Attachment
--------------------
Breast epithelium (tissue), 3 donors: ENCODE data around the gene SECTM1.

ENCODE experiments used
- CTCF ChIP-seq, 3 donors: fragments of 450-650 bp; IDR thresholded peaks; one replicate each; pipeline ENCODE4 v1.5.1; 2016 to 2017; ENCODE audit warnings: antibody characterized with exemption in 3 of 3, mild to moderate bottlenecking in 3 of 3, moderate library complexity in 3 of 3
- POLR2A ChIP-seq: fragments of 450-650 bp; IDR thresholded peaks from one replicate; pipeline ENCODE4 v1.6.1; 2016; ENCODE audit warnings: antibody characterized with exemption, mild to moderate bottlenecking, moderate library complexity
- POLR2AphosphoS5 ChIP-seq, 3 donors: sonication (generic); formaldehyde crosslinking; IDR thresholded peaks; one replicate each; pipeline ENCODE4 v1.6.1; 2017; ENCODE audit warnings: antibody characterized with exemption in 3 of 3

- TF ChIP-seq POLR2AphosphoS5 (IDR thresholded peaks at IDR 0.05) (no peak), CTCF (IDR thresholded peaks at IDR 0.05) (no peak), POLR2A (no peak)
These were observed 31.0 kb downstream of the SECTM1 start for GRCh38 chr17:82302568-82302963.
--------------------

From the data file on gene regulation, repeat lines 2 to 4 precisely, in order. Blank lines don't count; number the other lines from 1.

ENCODE experiments used
- CTCF ChIP-seq, 3 donors: fragments of 450-650 bp; IDR thresholded peaks; one replicate each; pipeline ENCODE4 v1.5.1; 2016 to 2017; ENCODE audit warnings: antibody characterized with exemption in 3 of 3, mild to moderate bottlenecking in 3 of 3, moderate library complexity in 3 of 3
- POLR2A ChIP-seq: fragments of 450-650 bp; IDR thresholded peaks from one replicate; pipeline ENCODE4 v1.6.1; 2016; ENCODE audit warnings: antibody characterized with exemption, mild to moderate bottlenecking, moderate library complexity